Adam Berry:
Not enough cord length.

Amy Bruni:
Yes. Running out of cable.

Adam Berry:
Running out of power.

Amy Bruni:
I think the biggest challenge for me is just being away from home. I'm probably away from home, I know everybody else is away from home as well, because I live in California and I'm the only team member that's from the West Coast who's on full time. And so, I am probably away from home 300 days a year for the show. So, that's been the biggest challenge. I mean, you kind of put your personal life like on hold and do this. Of course I would never pass up a chance to do what I love for a living, and that's exactly what I get to do. I'll do this for as long as I can. But, that's been the hardest thing. I miss having like a kitchen and cooking.

Adam Berry:
That's a big one. That's definitely a big one. Obviously, more so for Amy just because she lives so far away, but then there's the whole like keeping a regular schedule. We could be up until 6:00, 7:00, 8:00 in the morning and then going to sleep, and the up the next day at 2:00 to do something else. And really keeping on a sleep schedule or finding time for yourself to go to the gym or to eat healthy. We support each other and we all come up with different ideas, "Oh, eat this. Do this. This will help you." And we work on it together.

Amy Bruni:
It's kind of like being on tour except we're not rock stars.

Question:
Amy, you talked about how you had a hard time with everything being cut out of the show because you only get to see this small portion. What is one of the things you most regretted seeing them cut out of the show?

Amy Bruni:
It's not necessarily that they cut them out, it's just they don't always have time to show the lengths that we go to say debunk something. Or maybe we capture a piece of evidence and they show the evidence, they show us showing it to the client. There's not enough time. They don't want to show everything that we did to make sure that the piece of evidence was sound.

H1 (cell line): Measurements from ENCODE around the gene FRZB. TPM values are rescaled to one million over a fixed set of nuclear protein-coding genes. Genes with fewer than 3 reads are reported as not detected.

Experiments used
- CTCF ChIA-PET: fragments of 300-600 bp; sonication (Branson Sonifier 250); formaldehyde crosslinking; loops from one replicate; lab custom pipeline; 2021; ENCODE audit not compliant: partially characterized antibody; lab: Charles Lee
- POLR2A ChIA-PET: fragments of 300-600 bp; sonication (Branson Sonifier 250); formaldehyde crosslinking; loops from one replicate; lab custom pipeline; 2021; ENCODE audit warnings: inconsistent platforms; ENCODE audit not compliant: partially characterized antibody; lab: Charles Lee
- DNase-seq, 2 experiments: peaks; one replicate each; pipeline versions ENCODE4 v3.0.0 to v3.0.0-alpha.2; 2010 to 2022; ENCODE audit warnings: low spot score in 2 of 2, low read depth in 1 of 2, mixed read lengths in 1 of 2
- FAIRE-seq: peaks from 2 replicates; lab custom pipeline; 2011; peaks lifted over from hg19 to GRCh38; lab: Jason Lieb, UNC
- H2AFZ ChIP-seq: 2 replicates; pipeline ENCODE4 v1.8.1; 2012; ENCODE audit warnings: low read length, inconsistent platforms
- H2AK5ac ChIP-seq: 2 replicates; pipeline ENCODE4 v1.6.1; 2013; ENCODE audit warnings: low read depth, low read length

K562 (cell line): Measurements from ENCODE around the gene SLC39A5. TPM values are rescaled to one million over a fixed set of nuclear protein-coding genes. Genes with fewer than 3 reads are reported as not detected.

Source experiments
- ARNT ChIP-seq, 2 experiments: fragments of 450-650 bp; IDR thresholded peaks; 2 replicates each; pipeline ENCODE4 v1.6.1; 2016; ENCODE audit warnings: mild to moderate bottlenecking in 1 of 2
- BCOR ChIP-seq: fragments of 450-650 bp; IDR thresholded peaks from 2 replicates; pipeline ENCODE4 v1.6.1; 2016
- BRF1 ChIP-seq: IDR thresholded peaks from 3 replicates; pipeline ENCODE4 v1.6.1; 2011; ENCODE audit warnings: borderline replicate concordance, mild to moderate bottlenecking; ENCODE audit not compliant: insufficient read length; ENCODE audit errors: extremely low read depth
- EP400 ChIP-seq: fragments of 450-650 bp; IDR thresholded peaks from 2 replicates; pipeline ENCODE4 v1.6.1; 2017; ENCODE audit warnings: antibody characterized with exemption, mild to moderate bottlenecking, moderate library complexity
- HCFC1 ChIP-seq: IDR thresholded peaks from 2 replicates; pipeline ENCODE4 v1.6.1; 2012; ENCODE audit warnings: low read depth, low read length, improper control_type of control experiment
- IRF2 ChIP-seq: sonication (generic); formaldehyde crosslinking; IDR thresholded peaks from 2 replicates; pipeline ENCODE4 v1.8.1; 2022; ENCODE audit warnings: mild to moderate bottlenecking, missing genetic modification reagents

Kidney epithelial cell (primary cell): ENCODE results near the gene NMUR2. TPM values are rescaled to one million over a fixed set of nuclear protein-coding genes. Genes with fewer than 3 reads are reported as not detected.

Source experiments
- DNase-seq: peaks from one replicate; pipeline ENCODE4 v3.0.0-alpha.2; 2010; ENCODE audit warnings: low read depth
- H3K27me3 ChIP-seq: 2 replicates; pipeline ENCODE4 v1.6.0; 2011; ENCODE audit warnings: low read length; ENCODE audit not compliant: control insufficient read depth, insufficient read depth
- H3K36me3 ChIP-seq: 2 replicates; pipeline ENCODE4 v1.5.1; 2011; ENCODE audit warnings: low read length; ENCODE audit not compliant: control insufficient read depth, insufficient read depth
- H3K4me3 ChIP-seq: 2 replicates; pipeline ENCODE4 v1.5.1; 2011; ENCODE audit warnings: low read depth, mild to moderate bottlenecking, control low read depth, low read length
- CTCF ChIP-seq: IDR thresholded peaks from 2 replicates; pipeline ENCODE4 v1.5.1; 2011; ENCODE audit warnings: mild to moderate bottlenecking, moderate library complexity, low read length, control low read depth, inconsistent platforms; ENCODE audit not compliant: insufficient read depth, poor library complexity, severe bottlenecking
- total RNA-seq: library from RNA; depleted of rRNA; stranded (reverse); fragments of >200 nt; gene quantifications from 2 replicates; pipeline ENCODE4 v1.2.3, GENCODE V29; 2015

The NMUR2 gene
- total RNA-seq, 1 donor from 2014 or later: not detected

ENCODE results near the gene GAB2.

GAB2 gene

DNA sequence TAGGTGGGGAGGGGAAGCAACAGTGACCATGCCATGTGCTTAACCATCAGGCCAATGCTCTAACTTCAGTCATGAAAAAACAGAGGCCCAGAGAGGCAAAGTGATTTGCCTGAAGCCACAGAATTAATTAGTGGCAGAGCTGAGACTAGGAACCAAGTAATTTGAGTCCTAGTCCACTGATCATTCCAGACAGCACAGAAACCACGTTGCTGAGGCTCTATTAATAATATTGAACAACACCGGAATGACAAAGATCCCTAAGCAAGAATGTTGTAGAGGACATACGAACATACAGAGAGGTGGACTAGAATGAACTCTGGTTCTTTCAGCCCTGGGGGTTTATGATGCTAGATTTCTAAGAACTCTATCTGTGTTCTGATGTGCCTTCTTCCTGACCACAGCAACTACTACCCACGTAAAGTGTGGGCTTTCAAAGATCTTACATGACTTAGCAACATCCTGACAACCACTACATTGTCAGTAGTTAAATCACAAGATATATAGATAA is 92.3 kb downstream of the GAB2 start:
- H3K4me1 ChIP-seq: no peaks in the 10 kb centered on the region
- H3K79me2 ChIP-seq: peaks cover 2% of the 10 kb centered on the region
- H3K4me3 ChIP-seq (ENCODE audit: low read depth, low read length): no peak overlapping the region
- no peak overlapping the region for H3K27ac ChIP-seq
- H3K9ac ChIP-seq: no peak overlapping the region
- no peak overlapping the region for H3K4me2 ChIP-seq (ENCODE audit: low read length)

I know for example there was a long time ago where there was the pitchfork that fell over when we were at this place called the Amos Blake House. And it was something that we had gone back and tried to disprove it at least a good couple hours after it happened. And even when we went back to do the review, I went back with Jay and Grant and sat off camera because I was so curious about this pitchfork because this thing was just weighing on me.

And Grant and I went back to that room and we went in there and we tried to make it fall again. We jumped around on the floor. We stomped on the wall. They obviously can't show all that stuff, but we did go to that extent, yet I have people you know writing me an email saying, "Oh, it was the camera man walking by it," or, "Oh, it was just your footsteps." And so that's the kind of thing that I have to just let roll off, and just go get Zen for a second.

Adam Berry:
I think the most recent thing that happened was Amy and I did a case but it was so small that Amy and I could go, but we spent hours, and hours, and hours doing the research. She called me in to help her. We were both adamantly at the library doing crazy research and whatnot. And I even think on the show she says, "You know, you're not going to believe what we found in research and worked so hard," and then I'm sure they told the client what we found, but then they didn't show what we found. So Amy got tons of email that was like, "Well, what did you find?? What did you find in the research? You know, what happened?" And it's just little things like that. It's really no big deal. They just didn't have time to put it in. And, Jay and Grant do tell the client, but then we have to go and explain it. And it's fine, as long as they know that we are doing our job.

Question:Have you ever gotten scared when you're kind of in the dark you know looking for whatever?

Adam Berry:
Amy, never.

Amy Bruni: